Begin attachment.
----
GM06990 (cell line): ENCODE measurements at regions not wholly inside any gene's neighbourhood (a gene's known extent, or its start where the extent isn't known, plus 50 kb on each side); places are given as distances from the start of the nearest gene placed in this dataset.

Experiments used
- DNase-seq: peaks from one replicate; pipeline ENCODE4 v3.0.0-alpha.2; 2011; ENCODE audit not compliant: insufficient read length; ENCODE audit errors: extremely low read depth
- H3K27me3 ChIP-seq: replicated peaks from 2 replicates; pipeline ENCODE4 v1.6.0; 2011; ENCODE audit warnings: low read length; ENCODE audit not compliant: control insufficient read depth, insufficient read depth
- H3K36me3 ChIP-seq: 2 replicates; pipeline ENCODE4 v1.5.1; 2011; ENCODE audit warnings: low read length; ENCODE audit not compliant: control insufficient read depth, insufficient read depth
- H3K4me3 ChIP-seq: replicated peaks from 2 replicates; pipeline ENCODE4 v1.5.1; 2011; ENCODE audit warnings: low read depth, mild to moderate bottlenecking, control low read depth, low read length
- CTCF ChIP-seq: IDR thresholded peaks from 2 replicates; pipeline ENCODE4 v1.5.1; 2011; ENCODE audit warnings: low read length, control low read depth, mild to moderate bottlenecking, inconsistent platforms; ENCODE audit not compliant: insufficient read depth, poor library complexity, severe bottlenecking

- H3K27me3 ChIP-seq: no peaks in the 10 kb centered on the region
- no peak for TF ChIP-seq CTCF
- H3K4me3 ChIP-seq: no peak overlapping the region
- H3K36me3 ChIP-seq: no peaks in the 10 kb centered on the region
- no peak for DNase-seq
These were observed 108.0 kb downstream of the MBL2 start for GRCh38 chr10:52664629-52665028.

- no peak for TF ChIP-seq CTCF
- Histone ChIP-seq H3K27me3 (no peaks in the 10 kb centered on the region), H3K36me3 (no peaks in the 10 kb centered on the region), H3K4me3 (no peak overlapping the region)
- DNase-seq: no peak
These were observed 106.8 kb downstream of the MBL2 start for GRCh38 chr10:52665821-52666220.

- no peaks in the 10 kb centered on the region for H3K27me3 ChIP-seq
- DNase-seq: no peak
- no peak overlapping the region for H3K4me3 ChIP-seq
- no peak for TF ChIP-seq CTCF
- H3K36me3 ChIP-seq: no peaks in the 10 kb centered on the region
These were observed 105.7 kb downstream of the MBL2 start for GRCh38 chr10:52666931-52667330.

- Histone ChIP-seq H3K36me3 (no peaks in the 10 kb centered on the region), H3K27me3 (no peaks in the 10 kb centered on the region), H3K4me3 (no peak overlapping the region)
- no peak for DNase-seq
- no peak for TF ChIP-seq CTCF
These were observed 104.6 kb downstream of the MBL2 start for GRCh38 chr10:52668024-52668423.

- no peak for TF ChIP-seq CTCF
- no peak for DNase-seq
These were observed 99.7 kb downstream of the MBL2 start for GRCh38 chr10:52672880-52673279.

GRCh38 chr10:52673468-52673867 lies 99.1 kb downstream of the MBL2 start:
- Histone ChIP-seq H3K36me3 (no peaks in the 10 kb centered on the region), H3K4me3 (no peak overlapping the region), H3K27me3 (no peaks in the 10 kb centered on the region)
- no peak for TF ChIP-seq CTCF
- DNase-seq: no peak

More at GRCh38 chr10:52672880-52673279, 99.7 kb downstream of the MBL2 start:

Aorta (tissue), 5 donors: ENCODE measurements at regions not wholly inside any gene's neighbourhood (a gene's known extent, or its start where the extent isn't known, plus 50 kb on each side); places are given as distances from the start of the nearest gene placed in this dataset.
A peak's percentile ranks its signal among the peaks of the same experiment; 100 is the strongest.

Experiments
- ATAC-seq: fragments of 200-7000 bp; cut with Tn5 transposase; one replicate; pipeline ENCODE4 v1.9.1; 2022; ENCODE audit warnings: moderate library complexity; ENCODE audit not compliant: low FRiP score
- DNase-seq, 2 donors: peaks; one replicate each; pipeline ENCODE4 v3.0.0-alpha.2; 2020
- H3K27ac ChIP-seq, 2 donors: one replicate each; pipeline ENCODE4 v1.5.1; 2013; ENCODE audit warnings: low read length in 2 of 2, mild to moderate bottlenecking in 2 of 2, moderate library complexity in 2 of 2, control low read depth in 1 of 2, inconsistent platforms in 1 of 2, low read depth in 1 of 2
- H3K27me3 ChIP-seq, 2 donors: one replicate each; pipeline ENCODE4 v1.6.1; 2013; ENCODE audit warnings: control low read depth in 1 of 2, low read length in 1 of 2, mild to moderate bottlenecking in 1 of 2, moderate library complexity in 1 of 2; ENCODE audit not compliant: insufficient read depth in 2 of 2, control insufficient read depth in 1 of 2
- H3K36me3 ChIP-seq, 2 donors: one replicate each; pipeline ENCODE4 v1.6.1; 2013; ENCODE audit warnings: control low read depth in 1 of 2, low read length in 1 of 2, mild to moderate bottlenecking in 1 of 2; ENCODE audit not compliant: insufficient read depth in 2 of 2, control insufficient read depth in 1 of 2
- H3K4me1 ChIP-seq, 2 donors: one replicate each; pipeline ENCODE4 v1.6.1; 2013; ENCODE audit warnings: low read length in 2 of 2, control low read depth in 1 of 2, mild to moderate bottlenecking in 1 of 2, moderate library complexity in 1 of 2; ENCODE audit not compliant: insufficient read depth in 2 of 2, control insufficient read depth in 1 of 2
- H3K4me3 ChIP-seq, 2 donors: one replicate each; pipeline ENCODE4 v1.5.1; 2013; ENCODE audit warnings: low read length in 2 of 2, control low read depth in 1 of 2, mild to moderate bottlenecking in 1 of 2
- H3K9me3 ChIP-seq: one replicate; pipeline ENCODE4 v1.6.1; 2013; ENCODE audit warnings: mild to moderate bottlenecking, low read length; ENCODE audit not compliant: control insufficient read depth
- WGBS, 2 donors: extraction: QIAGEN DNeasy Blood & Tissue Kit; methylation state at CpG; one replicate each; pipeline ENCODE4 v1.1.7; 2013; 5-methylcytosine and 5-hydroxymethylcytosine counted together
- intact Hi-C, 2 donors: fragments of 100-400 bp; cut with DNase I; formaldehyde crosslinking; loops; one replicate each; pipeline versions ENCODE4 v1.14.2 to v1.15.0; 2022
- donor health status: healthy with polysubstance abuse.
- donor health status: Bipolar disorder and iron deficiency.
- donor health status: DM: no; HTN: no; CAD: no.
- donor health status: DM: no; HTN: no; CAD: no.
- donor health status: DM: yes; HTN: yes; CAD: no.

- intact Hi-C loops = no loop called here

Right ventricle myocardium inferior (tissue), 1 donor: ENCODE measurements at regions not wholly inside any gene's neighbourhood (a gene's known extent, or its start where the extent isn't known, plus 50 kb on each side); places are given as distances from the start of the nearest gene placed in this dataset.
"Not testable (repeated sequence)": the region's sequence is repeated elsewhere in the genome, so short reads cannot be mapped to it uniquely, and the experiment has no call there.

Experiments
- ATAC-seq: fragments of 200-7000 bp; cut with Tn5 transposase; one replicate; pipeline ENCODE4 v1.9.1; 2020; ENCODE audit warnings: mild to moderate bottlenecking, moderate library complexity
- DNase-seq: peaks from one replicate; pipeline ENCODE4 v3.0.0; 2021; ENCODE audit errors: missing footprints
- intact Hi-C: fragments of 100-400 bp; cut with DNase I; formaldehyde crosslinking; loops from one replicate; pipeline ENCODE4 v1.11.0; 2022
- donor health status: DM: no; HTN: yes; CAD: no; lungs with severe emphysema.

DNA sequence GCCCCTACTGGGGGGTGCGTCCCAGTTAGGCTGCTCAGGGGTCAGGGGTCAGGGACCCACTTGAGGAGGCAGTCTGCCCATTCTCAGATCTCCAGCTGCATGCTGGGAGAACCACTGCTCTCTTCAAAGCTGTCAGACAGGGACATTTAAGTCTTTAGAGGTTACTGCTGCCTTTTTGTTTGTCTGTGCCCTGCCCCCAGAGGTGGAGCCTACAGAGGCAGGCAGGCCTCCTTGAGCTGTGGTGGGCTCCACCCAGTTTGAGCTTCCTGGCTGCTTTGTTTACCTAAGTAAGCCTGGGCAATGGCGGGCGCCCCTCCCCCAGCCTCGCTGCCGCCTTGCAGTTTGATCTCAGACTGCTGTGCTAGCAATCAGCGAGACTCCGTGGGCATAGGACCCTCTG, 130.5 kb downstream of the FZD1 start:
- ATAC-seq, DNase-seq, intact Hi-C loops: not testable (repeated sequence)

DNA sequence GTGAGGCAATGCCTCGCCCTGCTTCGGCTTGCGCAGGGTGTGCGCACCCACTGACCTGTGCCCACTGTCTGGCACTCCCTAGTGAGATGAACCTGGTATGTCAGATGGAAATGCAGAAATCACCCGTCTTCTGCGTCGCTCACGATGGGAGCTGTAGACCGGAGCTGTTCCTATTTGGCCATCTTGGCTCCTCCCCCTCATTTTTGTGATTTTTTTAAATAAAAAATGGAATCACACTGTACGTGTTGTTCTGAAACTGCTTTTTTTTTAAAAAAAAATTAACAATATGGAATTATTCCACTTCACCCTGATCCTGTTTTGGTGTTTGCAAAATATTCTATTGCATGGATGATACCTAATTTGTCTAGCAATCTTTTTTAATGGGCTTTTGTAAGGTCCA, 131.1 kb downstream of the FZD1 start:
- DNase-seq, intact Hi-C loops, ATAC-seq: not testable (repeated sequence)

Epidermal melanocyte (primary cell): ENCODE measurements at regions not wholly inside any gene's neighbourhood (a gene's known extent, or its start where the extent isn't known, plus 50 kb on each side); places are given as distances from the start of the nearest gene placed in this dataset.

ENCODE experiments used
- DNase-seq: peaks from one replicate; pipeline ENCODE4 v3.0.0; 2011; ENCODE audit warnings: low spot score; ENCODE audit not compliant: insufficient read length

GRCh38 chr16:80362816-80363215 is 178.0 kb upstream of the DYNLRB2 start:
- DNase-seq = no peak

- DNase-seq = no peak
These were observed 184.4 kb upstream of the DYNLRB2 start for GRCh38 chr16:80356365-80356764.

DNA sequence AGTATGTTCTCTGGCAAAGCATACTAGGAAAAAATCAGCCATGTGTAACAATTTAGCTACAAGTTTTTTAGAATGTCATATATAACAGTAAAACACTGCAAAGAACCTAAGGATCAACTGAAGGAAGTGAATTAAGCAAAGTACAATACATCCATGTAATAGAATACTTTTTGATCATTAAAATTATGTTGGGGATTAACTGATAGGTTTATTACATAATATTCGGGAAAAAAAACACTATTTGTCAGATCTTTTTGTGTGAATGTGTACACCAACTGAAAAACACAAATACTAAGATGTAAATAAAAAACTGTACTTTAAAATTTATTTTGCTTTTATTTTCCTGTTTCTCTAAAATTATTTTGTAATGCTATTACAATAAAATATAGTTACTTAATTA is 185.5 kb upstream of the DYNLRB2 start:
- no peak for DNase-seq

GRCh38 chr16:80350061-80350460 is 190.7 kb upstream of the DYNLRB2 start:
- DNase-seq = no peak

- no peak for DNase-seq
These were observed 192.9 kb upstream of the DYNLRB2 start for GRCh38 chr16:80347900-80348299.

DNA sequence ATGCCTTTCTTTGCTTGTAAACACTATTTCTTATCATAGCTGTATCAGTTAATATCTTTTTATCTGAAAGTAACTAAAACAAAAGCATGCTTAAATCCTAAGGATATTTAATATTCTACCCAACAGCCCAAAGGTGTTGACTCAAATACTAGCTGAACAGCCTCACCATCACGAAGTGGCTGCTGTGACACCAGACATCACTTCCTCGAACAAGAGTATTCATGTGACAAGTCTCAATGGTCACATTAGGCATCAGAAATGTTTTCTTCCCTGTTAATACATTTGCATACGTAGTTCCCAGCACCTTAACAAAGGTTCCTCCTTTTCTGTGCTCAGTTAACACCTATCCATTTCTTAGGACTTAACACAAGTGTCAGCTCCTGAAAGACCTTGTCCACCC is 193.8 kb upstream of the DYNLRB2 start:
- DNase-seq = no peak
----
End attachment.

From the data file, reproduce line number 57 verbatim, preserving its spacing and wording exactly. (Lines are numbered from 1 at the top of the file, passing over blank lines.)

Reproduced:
Experiments